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Irish strength is in the reserves


Full steam ahead: Robbie Diack goes through the gears in training yesterday ahead of the big game against Georgia

Full steam ahead: Robbie Diack goes through the gears in training yesterday ahead of the big game against Georgia

?INPHO/Dan Sheridan

Full steam ahead: Robbie Diack goes through the gears in training yesterday ahead of the big game against Georgia

This is the meat in the November sandwich, but everybody's focused on the bread. Georgia's arrival at the Aviva Stadium will give the fringe players a chance to impress, but already thoughts are turning to Australia.

So, Joe Schmidt yesterday opted to rest 12 of the starting XV that took on South Africa while resisting the temptation to stack his bench with caps. With just six days to turn around for the Wallabies, it is a sensible call.

Despite the wholesale changes, the bookies are giving Ireland a 41-point start, which seems generous considering the weather forecast is pretty bleak and the visitors will be game, if limited.

Schmidt is backing his reserves to get the job done, while the first-teamers get a rest before focusing their attention on Michael Cheika's men.

The coach doesn't get many opportunities to experiment, so this is a chance for those on the margins to impress. They might not play themselves into a World Cup squad tomorrow, but they can do their prospects damage with a no-show.

Of the 254 caps in the Irish team, 70% have been won by three players; Gordon D'Arcy, Mike Ross and Eoin Reddan who leads his country for the first time.

Dave Foley and Dominic Ryan make their debuts from the start, while Robin Copeland will do the same off the bench.

Opportunity knocks and the coach says they must focus on the job in hand.

"I think you try to give them some confidence, that they're not there for show, that they've been selected to do a job because they are capable of doing that job," he said.

D'Arcy, winning his 80th cap, returns after straining his calf in Leinster's win over Castres and is expected to partner Robbie Henshaw in midfield next week if he comes through unscathed, although Jared Payne is out of his protective boot.

There might have been a temptation to partner the veteran with the highly rated Stuart Olding, but Schmidt instead handed D'Arcy the inside centre shirt while recalling Darren Cave from outside the initial squad for his first cap on home soil. "Gordon fits us as a No 12 and part of that for us is having that experience in the backline," the coach said.

"The thing with Stu is that he hasn't had that much game time this year and is still working his way back to full fitness. In the context of a guy who had almost a year out of rugby, he is just finding his feet again and we want to try and help him find his feet.

"For Ian Madigan, it's nice for him as he's trying to run the game to have Gordon outside him and Eoin Reddan inside him, so they can help him direct the team around the pitch.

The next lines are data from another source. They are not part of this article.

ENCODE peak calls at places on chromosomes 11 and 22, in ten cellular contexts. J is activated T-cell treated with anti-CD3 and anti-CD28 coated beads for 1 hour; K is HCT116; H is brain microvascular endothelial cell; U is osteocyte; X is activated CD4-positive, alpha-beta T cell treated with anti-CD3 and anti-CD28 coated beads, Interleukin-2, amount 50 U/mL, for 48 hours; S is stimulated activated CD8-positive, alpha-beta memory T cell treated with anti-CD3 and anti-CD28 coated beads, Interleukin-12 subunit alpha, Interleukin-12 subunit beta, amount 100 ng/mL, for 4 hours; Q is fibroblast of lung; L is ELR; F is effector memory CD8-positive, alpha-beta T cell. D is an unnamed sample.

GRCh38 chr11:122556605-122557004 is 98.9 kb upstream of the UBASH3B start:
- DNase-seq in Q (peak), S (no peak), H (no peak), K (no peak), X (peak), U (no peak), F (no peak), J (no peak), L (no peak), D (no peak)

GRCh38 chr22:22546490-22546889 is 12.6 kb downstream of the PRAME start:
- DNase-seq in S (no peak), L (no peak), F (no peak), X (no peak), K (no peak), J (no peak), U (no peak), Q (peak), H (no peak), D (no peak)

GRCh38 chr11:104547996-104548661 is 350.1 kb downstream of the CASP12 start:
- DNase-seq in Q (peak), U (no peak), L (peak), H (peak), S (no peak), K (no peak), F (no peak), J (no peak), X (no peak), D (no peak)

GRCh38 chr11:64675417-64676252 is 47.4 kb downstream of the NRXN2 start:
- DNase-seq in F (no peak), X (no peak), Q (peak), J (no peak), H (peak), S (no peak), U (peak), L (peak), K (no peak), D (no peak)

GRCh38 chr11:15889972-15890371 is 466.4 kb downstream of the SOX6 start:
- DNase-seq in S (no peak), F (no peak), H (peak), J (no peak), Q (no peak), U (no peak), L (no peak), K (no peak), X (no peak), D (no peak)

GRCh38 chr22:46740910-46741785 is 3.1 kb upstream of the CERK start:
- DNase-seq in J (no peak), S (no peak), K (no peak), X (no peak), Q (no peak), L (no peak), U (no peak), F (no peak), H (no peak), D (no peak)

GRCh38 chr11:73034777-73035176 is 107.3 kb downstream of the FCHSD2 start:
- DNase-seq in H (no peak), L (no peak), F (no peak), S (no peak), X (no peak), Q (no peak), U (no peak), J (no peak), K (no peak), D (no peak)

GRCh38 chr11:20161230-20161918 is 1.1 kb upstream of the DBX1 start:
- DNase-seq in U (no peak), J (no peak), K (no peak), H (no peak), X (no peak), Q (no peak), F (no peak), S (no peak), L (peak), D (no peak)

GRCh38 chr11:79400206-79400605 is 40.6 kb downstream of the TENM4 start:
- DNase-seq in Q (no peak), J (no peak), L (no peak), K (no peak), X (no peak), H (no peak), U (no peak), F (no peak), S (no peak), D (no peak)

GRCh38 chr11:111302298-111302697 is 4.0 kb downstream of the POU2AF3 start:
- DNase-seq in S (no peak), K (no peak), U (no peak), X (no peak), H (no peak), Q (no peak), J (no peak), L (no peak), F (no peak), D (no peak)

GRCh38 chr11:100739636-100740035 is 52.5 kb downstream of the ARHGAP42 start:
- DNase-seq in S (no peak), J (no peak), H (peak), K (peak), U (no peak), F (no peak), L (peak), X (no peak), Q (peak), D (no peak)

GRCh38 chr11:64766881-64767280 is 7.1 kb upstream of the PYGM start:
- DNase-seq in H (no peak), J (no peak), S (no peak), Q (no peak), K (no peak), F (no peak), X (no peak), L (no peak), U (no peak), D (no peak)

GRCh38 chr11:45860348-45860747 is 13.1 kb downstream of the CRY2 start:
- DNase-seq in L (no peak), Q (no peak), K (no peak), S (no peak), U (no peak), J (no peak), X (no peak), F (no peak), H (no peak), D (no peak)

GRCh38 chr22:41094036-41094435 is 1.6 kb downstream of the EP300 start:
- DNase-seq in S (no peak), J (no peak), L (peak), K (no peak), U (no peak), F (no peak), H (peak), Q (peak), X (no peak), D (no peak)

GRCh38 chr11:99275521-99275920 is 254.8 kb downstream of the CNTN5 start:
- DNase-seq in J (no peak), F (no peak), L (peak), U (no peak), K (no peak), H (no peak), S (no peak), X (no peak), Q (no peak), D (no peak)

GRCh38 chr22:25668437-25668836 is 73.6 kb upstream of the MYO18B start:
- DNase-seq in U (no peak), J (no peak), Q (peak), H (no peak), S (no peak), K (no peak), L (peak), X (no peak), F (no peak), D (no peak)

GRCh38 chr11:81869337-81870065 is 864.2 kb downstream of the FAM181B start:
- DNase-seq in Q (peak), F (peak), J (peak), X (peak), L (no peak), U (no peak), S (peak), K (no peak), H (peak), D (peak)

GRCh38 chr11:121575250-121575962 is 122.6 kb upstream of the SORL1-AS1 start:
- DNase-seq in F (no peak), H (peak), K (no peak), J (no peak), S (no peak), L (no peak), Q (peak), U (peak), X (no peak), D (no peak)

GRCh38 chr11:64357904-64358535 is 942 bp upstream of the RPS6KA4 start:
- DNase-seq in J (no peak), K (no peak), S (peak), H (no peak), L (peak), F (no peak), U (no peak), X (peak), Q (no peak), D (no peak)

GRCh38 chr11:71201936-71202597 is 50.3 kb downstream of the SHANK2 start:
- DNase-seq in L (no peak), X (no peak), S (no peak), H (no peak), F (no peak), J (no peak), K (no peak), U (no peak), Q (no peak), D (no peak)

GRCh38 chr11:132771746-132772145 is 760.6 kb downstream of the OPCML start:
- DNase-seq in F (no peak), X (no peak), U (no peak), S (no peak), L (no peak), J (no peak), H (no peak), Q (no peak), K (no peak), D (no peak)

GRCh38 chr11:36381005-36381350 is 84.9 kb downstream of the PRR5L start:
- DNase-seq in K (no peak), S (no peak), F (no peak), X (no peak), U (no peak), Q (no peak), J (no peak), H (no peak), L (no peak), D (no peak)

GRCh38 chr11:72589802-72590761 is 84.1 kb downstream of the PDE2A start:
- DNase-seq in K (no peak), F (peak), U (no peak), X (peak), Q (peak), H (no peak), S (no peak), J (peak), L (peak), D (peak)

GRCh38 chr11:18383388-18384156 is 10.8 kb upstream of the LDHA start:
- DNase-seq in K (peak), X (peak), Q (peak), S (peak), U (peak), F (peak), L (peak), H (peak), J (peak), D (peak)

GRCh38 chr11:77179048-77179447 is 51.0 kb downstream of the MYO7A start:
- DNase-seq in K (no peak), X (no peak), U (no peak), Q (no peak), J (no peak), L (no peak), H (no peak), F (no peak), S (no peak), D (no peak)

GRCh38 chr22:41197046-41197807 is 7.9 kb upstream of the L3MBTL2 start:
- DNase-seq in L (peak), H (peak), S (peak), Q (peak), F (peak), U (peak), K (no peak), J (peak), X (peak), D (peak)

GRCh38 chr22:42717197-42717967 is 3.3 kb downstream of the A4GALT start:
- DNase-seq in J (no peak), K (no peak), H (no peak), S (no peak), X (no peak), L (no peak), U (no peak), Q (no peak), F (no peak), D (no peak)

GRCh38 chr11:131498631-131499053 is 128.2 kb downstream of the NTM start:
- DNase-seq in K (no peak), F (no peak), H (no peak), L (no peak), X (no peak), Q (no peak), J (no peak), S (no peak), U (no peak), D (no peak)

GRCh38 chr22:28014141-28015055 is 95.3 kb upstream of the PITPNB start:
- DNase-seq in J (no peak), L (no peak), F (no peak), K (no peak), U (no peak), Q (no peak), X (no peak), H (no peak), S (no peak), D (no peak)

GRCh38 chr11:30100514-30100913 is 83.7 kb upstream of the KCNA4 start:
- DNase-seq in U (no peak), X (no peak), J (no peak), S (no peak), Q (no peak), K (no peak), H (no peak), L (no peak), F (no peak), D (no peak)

"Gordon is a competitor and he wants to win, he wants to play well and he wants to help other people.

"It won't be about, 'This is my chance, I have got to do this, that or the other thing'. It's just, 'I know I have got to link in here and I've got to try to grow this group as best I can'."

For D'Arcy and the rest of the backline, the afternoon will rise and fall on the quality of ball their pack are able to deliver. The Georgian forwards will pose Ireland's set-piece problems but Schmidt has picked a powerful tight five with four players from last week's bench and debutant Foley who earned praise from the head coach.

The Lelos' pack is made up of four players who play in the French top flight, one from the English Premiership, two from France's second tier and home-based openside Viktor Kolelishvili.

"For us, a good day would be a solid set-piece. It would be to build again on our defensive effort which I think players can take a bit of pride," the coach said.

"We didn't actually have a lot of ball to attack with last week, but if there's a couple of micro-plays, or there's a couple of opportunities that we do get to maximise the potential and the opportunity that we create, and get something for it, whether it's three, five or seven points."

The impressive crowd of more than 42,000 will come expecting seven-pointers. The win over South Africa has increased expectations as the World Cup looms into view and that is something the coach and squad now have to deal with.

"No one doubts Ireland will win, it is all about performance.

As always, Schmidt will be closely observing every one of these players wondering which of them can do a job for him next September and October in England.

The front-liners have their feet up and, although they'll be at the Aviva, are already focusing on Michael Cheika's Australia.

That will be the game most of us remember, but for the 23 men involved this is an opportunity and it's up to them to take it.

Belfast Telegraph